In the lead up to the Pope’s World Day of the Poor, on Sunday, November 17, the Church in Australia is focusing on the many volunteers who work daily to help the poor in their communities. Read how parishes in rural Victoria are helping minimum security prisoners transition back into society.
Community Church Program, a parish prison ministry, is helping to transition serving prisoners to a life back in the community in country Victoria.
Long-time prison chaplain Denice Bourke is the liaison chaplain for the Hume region in Victoria and is a member of the Tatura parish. She works with a team of prison chaplains and volunteers in the parishes of Beechworth, Tatura, Kyabram and Mooroopna to drive participants to and from the Dhurrringle and Beechworth prisons to the parish community for Mass.
They also provide morning tea and spend time in prayer and conversation with prisoners.
Mrs Bourke, who serves as lead chaplain at Dhurringle Prison as part of CatholicCare Melbourne’s Catholic Prison Ministry team, says there is a great need for support for prisoners in north-central Victoria, to help them prepare to resume their place in society through the welcome, acceptance and enjoyment of experiencing time in a faith-filled community.
“Both prisons in the Hume region are low-security, transitioning prisons, so when the men are getting towards the end of their sentence, they participate in programs to rehabilitate them and prepare them for release for when they go back into society and to their families,” she explained.
Mass is celebrated in the prison once a week and, if they want to, the men who attend Mass can then go on to the Community Church Program.
“They come to Mass, they get involved with the liturgy so they might take up the Gospel book or the gifts or sing in the choir,” Mrs Bourke explained.
“After Mass, we have a cuppa and morning tea with them, where they have the opportunity to interact on a social level with parishioners.”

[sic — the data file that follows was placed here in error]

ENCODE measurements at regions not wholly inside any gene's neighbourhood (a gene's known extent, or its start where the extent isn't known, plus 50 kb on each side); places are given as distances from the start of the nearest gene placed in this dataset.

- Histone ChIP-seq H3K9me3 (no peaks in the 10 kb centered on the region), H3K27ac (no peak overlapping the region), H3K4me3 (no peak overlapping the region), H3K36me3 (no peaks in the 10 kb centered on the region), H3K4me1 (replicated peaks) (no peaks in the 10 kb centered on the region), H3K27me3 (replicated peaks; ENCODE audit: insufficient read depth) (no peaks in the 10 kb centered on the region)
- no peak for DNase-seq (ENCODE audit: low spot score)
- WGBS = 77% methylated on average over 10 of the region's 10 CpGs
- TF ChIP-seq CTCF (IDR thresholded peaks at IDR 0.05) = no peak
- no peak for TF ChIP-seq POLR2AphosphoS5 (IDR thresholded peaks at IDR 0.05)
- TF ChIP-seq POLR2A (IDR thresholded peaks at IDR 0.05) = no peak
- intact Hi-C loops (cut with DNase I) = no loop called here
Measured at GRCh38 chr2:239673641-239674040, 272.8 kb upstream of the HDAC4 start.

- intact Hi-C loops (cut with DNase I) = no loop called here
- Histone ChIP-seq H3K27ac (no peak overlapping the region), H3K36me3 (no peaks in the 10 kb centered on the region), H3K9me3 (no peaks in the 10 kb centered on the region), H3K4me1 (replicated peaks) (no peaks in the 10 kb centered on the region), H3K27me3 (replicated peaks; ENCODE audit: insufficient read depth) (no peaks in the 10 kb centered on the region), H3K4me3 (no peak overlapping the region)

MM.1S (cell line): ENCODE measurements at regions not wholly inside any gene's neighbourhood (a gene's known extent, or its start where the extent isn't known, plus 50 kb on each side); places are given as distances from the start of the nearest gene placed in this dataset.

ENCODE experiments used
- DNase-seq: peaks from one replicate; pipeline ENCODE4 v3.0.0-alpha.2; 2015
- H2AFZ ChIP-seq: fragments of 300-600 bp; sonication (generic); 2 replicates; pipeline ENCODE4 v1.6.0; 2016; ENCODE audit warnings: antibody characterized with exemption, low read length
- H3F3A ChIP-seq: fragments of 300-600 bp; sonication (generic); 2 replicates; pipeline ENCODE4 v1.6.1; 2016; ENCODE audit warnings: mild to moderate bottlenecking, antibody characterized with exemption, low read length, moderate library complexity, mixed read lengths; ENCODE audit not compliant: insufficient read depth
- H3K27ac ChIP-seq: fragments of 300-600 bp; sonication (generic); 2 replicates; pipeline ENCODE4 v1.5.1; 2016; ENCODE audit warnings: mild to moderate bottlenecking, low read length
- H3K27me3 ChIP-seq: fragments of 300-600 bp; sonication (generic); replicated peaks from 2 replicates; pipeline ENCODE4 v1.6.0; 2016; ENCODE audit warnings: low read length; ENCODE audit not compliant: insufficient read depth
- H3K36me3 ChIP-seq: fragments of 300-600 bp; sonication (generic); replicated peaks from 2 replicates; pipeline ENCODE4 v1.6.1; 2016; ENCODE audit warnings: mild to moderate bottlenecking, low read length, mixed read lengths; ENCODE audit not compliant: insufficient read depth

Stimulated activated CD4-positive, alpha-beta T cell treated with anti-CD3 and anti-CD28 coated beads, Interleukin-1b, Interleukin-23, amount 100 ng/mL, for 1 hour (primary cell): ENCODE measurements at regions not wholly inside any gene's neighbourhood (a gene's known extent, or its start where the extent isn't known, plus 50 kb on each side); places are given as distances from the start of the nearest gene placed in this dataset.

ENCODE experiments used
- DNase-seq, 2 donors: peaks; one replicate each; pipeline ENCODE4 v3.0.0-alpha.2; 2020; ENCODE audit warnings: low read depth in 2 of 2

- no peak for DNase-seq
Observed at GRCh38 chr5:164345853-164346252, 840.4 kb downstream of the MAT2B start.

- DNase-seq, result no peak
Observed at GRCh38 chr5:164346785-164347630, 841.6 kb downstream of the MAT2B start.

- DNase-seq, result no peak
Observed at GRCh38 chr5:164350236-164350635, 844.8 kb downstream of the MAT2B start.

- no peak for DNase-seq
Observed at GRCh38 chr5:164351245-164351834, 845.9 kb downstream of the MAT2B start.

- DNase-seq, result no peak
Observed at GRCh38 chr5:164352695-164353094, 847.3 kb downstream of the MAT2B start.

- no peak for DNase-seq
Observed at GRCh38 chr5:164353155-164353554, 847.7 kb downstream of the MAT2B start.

While the program helps the men, “it’s also important for the parishioners to get to know the men as people rather than offenders”.
“And that in turn helps all in the wider society as well,” Mrs Bourke said. “They go back into society feeling encouraged and more hopeful because they’ve interacted with people who accept them. It gives them hope – hope that they can get their life back on track, and this is so beneficial for us all.”
Mrs Bourke has been involved with prison ministry for about 15 years. She said some prisoners really struggle when they do get out, and the program and prison ministry more broadly is aimed at easing that transition “so eventually they might contact the parish where they will be living and find acceptance there”.
“I consider prison ministry a privilege,” she said.
“I get far more out of it than the men I work with. I visit two afternoons a week and go into the units and the men are always very welcoming and they are very respectful. They really appreciate that we go into the prisons and listen and talk with them.
“We all greet them with a warm handshake. Quite a few will say to me, ‘I can’t believe that people want to shake hands with me’. We have a bookmark that reminds us ‘A handshake is a sign you are a human being and acknowledges your humanity’. This is what is so important to these people.
“Every time I go into a prison, just seeing the response of the men motivates and inspires me to continue to build relationship, to bring hope as well as reassurance of the inherent dignity of each person,” Mrs Bourke said.
“Most importantly, it is to empower them to have confidence in the goodness within them and to grow in acceptance of that.”
Catholic chaplains currently visit prisoners, those on remand and refugees in detention centres to provide a range of pastoral care services and support for individuals and families throughout Australia.
If you or someone you know is interested in taking part in prison ministry, please contact your local diocese for more information.
With thanks to the ACBC.